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UK PM's former media chief tells court he heard hacked messages

By Michael Holden LONDON (Reuters) - Andy Coulson, the former media chief to British Prime Minister David Cameron, told a London court on Wednesday he had listened to a recording of hacked voicemail messages left by the country's then interior minister as far back as 2004. Coulson, who was editing Rupert Murdoch's now defunct News of the World tabloid at the time, is on trial for conspiring to hack into voicemail messages in a case that has shaken the media tycoon's empire and Britain's political elite.

UK tabloid ex-editor says only vaguely knew of phone-hacking

Former News of the World editor Andy Coulson told Britain's phone-hacking trial on Tuesday he was only vaguely aware of the practice during his time at the Murdoch tabloid. The defendant said he was never party to voicemail interception or in agreement with it. Coulson also said that as deputy editor in 2002, he did not know the voicemail of missing schoolgirl Milly Dowler -- later found murdered -- had been accessed.

British ex-counter-terror chief to probe schools Muslim 'plot'

Britain on Tuesday sent in a former counter-terror chief to investigate claims of an Islamist plot to take over schools in the second city of Birmingham. The education ministry has appointed Peter Clarke, who headed the police investigation into the July 7, 2005 London bombings, to conduct a probe into the allegations. The former head of Scotland Yard's Counter Terrorism Command will "analyse evidence of extremist infiltration" in Birmingham schools, the ministry said.

Coulson tells UK hacking trial Brooks fling was 'wrong'

Andy Coulson admitted his affair with fellow Murdoch newspaper editor Rebekah Brooks was "wrong", as he gave evidence for the first time Monday in Britain's long-running phone-hacking trial. The former editor of the now-defunct News of the World (NotW), who became Prime Minister David Cameron's communications chief, finally entered the witness box at the Old Bailey court in London, more than five months into the case. The 46-year-old, married father-of-three acknowledged the "pain" that the on-off relationship with co-defendant Brooks had caused his wife.

Coulson tells UK hacking trial Brooks fling was 'wrong'

Andy Coulson admitted his affair with fellow Murdoch newspaper editor Rebekah Brooks was wrong, as he gave evidence for the first time Monday in Britain's long-running phone-hacking trial. The former editor of the now-defunct News of the World (NotW), who became Prime Minister David Cameron's communications chief, finally entered the witness box at the Old Bailey court in London, more than five months into the case. The 46-year-old, married father-of-three acknowledged the "pain" that the on-off relationship with co-defendant Brooks had caused his wife.

Rupert Murdoch can see all-digital N.Y. Post in 10 years: report

(Reuters) - Media mogul Rupert Murdoch can envision his tabloid newspaper the New York Post as an all-digital publication in 10 years, he said during an interview with Fortune magazine published on Thursday. Murdoch, the chairman of News Corp and 21st Century Fox, acknowledged that the paper lost $40 million in 2012, hit by declines in advertising revenue. "We're looking at various plans for the Post. We are working very hard on the digital edition," he said.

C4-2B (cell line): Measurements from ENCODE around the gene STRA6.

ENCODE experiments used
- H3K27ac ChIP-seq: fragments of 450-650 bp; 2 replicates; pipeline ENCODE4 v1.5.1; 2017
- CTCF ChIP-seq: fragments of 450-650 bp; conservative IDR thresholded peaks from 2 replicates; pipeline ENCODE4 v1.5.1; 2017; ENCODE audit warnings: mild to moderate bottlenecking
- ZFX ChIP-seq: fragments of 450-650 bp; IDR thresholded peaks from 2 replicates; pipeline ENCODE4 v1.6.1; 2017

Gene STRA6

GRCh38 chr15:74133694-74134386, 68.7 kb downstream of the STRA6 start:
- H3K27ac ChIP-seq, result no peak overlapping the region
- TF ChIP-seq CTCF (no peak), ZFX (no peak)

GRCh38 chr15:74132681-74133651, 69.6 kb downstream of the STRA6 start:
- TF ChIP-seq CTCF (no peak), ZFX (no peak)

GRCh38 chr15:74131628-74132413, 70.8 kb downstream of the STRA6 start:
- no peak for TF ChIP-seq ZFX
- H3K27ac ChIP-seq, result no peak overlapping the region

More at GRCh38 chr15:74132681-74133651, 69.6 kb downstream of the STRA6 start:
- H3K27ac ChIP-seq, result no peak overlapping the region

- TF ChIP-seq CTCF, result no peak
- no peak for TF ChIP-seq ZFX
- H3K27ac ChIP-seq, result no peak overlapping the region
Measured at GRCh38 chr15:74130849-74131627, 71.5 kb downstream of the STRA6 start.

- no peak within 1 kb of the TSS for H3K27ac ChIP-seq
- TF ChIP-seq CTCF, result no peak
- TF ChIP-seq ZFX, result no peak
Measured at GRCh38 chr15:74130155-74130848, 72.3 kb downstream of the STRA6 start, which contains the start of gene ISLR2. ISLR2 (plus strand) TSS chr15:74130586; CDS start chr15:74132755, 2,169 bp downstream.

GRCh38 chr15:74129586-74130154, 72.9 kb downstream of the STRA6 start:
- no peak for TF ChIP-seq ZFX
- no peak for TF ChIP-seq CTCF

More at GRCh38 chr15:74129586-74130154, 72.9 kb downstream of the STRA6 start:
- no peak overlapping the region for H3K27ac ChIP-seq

Judge dismisses US lawsuit in News Corp. hacking case

A US federal judge dismissed a shareholder lawsuit against Rupert Murdoch and other executives of News Corp. alleging they withheld key information about the phone hacking scandal in Britain. Judge Paul Gardephe dismissed the case, saying the allegedly false statements were made prior to the period in question in the suit. But he left the door open to an amended complaint. "Nearly all of the purportedly false statements cited in the complaint were made prior to the start of the class period," the judge wrote in the opinion, dated Monday and made public Tuesday.

Prodigal son returns as Murdoch sets succession plan

Rupert Murdoch's prodigal son is back, with key roles in the family's media entertainment empire in what appears to be a succession plan for the 83-year-old tycoon. Lachlan Murdoch, 42, was named Wednesday as non-executive chairman at News Corp. and 21st Century Fox, the companies created when his father's conglomerate was split into publishing and entertainment arms. Murdoch also promoted another of his sons, 41-year-old James, to be co-chief operating officer of 21st Century Fox. He is a member of the board of News Corp.

Prodigal son Lachlan Murdoch gets key role in empire

Rupert Murdoch's prodigal son Lachlan is back, with key roles in the family's media-entertainment empire in what appears to be a succession plan for the 83-year-old tycoon. Lachlan Murdoch, 42, was named Wednesday as non-executive chairman at News Corp. and 21st Century Fox, the companies created when his father's conglomerate was split into publishing and entertainment arms. Murdoch also promoted another of his sons, 41-year-old James, to be co-chief operating officer of 21st Century Fox. He is a member of the board of News Corp.

Prodigal son Lachlan Murdoch gets key role in empire

Rupert Murdoch announced Wednesday that his son Lachlan will assume key roles in the two companies that make up his media-entertainment empire. The moves put the eldest Murdoch scion into leadership roles at the companies built by his 83-year-old father. Lachlan Murdoch's appointment comes years after he abruptly resigned from the family empire after clashing with other executives. He will become non-executive chairman at News Corp. and 21st Century Fox, the companies created when the conglomerate was split into publishing and entertainment segments.
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